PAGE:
...let me mention that an American, named Eli Boggs, was tried at Hongkong on Wednesday last for piracy and murder. His name would do for a villain of the Blackbeard class, but in form and feature he was like the hero of a sentimental novel; as he stood in the dock, bravely battling for his life, it seemed impossible that that handsome boy could be the pirate whose name had been for three years connected with the boldest and bloodiest acts of piracy. It was a face of feminine beauty. Not a down upon the upper lip; large lustrous eyes; a mouth the smile of which might woo coy maidens; affluent black hair, not carelessly parted; hands so small and so delicately white that they would create a sensation in Belgravia: such was the Hongkong pirate, Eli Boggs. He spoke for two hours in his defence, and he spoke well - without a tremor, without an appeal for mercy, but trying to prove that his prosecution was the result of a conspiracy, wherein a Chinese bumboat proprietor and a sub-official of the colony (both of whom he charged as being in league with all the pirates on the coast) were the chief conspirators. The defence was, of course, false. It had been proved that he had boarded a junk, and destroyed by cannon, pistol and sword, fifteen men; and that, having forced all the rest overboard, he had fired at one of the victims, who had clutched a rope and held on astern. No witness, however, could prove that he saw a man die from a blow or a shot struck or fired by the pirate. The jury, moved by his youth and courage, and straining hard their consciences acquitted him of the murder but found him guilty of piracy. He was sentenced to be transported for life...Piracy was a major problem in the area from before the British arrived; it had been called the Ladrones by the Portuguese, 'ladron' meaning pirate or robber. The seafarers of this stretch of the China coast were far from imperial authority, and so made their living from fishing, trade and piracy as a sometimes attractive sideline. What was amazing was this lad's ability to run a piracy enterprise in the midst of a wealth of local talent...he was put to work on building roads in Hong Kong, and despite his sentence of transportation (Chinese criminals in Hongkong were sometimes sent all the way to India or Malaya for hard labor), he was let off and was allowed to slink away after just three years on account of ill health. Clearly the sympathy he derived from his good looks must have taken him a long way...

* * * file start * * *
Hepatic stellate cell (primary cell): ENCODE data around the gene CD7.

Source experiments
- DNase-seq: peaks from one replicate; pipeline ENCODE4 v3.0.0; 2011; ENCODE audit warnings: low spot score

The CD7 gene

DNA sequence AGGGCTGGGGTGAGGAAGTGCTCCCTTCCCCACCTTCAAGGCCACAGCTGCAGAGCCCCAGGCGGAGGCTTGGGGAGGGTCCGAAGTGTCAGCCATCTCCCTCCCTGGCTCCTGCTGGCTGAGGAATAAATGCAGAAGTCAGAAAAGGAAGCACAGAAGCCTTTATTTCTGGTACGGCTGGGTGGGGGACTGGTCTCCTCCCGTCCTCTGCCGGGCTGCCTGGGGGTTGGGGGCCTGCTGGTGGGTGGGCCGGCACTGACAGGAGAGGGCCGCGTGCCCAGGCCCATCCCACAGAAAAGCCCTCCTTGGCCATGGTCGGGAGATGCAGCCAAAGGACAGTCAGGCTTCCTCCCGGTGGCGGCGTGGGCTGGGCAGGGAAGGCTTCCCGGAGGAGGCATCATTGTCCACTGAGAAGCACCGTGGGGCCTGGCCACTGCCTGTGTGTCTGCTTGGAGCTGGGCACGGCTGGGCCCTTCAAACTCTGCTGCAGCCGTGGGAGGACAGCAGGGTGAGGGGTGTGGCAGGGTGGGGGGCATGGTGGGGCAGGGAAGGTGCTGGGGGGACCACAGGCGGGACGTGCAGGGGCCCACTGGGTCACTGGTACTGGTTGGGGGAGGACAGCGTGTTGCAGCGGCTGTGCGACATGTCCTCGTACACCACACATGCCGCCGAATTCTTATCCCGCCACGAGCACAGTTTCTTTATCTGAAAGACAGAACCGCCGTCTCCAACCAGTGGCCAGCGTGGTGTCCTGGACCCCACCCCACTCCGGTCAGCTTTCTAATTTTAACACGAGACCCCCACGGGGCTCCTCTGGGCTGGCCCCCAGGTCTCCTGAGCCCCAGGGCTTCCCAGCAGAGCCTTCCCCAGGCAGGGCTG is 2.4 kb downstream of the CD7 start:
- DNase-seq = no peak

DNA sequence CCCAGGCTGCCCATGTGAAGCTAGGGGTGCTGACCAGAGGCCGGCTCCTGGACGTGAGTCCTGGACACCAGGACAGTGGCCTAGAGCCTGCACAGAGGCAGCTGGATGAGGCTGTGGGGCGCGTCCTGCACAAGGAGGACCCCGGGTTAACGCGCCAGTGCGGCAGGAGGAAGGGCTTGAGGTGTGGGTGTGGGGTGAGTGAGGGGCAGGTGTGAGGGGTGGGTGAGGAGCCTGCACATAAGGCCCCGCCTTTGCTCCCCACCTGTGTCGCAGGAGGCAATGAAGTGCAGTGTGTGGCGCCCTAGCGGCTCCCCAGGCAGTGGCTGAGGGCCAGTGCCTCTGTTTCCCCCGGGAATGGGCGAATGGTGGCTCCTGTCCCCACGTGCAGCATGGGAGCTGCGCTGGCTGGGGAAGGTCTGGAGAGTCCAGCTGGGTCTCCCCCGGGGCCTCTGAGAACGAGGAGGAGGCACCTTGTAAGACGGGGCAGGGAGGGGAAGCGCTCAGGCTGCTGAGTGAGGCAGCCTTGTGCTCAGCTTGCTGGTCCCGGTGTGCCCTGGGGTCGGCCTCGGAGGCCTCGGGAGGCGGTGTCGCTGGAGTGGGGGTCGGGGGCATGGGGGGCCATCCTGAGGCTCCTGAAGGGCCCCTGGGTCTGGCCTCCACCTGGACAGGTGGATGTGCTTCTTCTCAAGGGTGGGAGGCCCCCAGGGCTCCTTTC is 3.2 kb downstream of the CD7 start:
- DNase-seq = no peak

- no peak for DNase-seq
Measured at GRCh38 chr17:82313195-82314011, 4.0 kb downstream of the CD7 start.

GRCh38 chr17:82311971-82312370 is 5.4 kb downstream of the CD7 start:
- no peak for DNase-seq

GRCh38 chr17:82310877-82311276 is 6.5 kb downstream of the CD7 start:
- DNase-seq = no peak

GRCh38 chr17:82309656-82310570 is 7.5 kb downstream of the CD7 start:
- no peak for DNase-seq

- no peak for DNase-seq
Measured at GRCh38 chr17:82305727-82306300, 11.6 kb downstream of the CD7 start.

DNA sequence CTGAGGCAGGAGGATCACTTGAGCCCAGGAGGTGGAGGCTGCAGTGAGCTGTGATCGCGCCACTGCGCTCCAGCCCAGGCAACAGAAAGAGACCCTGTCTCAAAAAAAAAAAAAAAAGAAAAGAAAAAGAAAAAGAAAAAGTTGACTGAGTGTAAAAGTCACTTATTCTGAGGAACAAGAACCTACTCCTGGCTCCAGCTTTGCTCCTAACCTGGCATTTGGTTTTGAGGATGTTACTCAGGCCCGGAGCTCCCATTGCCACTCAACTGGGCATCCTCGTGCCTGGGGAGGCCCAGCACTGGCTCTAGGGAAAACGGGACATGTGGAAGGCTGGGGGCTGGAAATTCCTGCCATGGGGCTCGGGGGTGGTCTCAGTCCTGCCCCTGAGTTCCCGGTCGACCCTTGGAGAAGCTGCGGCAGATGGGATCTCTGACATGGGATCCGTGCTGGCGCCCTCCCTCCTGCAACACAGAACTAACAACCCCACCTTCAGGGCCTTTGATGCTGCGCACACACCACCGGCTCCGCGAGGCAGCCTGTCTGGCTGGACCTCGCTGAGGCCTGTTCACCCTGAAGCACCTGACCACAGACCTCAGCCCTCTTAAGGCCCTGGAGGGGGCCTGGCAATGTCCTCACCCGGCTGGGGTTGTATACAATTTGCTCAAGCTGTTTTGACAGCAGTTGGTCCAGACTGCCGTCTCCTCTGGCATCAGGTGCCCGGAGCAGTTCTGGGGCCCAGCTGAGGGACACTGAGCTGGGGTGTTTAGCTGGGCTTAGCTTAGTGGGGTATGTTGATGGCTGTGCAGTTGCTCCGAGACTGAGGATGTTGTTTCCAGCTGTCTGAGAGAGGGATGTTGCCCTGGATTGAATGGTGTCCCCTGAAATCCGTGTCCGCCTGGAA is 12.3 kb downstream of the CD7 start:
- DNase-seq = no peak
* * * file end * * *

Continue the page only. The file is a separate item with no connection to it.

Wednesday, December 07, 2005
Eli Boggs, American Pirate of the China Seas
Allow me to quote again from Mr. George Wingrove Cooke, in this instance regarding a remarkable incident from the 19th century - the trial and conviction of an American as a pirate. And no mere pirate - Eli Boggs was said to have at one point controlled over 50 war junks and was a terror of the South China Seas. Without further ado:
Posted by Dave and Stefan at 3:51 AM
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I hadn't heard about Eli Boggs before. In looking through old HK postcards, one occasionally sees scenes of Chinese pirates (usually dead). So I guess that pirates were a problem in early HK. The most famous HK pirate probably was 張保仔. There is a cool cave on 長州 Cheung Chau that supposedly was his hideout. See http://hk.geocities.com/cheungchau_lycstudent/new_
Hi waisikgwai, piracy was indeed a major problem; in the first twenty years of the colony the pirates regularly overwhlemed local shipping which were forced to carry increasingly heavier armaments. Hong Kong as a free port indirectly also contributed to the problem, because many of the pirates would buy arms and munitions on the pretext that it was for defending themselves, and then surreptiously sneak out of HK harbour and ambush unsuspecting merchant ships.
Cheung Po-Tsai was indeed a very interesting case. He was actually captured by another famous pirate leader Cheng Yi (or Cheng Yat) when Cheung was only a 15-year old boy. But he eventually developed a relationship with Cheng Yi's wife, Shek, either before or after Cheng Yi's suspicious death. Shek and Cheung were then co-directors of a massive pirate fleet that defeated the Qing navy and was ultimately only quelled by a joint attack by Chinese and Portuguese ships.
Chow Yuen-Fatt will play Cheung Po-Tsai (in a completely ahistorical manner) in the sequel to Pirates of the Caribbean...
I am trying to write a novel about an american who becomes a pirate and joins Boggs and fights the UK with letters of Marque from the Chinese Emperor. It is obviously historical fiction and the purpose is explore a way to fight the British destruction of the Chinese Nation in the 19th Century. Any sources of info of the pirate wars would be helpful.
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